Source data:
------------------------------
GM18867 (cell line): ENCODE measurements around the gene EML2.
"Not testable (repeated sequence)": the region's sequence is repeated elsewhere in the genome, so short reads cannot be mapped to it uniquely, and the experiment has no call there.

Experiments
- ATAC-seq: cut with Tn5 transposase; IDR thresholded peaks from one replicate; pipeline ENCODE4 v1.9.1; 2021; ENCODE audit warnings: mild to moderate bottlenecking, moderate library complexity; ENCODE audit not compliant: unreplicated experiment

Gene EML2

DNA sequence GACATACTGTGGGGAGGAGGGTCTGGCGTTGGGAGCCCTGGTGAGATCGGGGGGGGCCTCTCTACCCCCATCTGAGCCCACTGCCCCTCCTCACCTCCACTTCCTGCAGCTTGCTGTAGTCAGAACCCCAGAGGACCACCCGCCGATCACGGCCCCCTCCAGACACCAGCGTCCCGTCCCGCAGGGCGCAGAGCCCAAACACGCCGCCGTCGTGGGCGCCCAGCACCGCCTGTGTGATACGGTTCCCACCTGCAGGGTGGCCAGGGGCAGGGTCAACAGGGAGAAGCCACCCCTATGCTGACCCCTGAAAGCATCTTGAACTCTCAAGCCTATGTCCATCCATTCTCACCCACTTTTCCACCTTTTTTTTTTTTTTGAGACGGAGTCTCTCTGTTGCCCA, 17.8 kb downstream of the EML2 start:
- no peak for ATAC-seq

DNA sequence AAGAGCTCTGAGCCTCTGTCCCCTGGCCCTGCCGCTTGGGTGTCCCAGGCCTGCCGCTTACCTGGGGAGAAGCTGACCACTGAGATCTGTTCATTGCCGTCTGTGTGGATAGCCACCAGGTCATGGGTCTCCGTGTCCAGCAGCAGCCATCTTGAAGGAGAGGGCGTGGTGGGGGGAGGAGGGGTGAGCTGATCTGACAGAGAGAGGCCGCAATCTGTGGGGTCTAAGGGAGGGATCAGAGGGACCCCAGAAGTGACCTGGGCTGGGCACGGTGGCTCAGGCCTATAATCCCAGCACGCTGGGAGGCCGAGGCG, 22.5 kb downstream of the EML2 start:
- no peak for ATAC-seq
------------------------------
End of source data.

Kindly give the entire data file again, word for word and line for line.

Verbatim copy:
GM18867 (cell line): ENCODE measurements around the gene EML2.
"Not testable (repeated sequence)": the region's sequence is repeated elsewhere in the genome, so short reads cannot be mapped to it uniquely, and the experiment has no call there.

Experiments
- ATAC-seq: cut with Tn5 transposase; IDR thresholded peaks from one replicate; pipeline ENCODE4 v1.9.1; 2021; ENCODE audit warnings: mild to moderate bottlenecking, moderate library complexity; ENCODE audit not compliant: unreplicated experiment

Gene EML2

DNA sequence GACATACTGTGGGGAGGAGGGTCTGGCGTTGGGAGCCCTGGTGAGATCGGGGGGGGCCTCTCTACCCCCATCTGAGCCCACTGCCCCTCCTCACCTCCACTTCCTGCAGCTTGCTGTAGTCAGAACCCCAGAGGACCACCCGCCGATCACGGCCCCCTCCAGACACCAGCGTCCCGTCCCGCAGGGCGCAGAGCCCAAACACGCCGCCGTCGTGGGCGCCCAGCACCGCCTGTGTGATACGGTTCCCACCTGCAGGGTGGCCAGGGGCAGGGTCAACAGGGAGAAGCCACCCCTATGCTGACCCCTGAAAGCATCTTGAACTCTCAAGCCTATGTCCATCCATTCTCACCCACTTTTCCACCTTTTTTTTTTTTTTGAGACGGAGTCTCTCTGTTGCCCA, 17.8 kb downstream of the EML2 start:
- no peak for ATAC-seq

DNA sequence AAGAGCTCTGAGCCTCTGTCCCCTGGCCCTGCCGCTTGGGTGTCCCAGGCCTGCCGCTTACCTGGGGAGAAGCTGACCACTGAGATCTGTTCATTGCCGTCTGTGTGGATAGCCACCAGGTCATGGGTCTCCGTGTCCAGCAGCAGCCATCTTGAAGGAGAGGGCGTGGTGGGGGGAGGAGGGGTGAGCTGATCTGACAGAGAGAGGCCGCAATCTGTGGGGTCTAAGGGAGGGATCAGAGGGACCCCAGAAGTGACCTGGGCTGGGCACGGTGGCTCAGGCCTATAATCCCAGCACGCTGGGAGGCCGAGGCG, 22.5 kb downstream of the EML2 start:
- no peak for ATAC-seq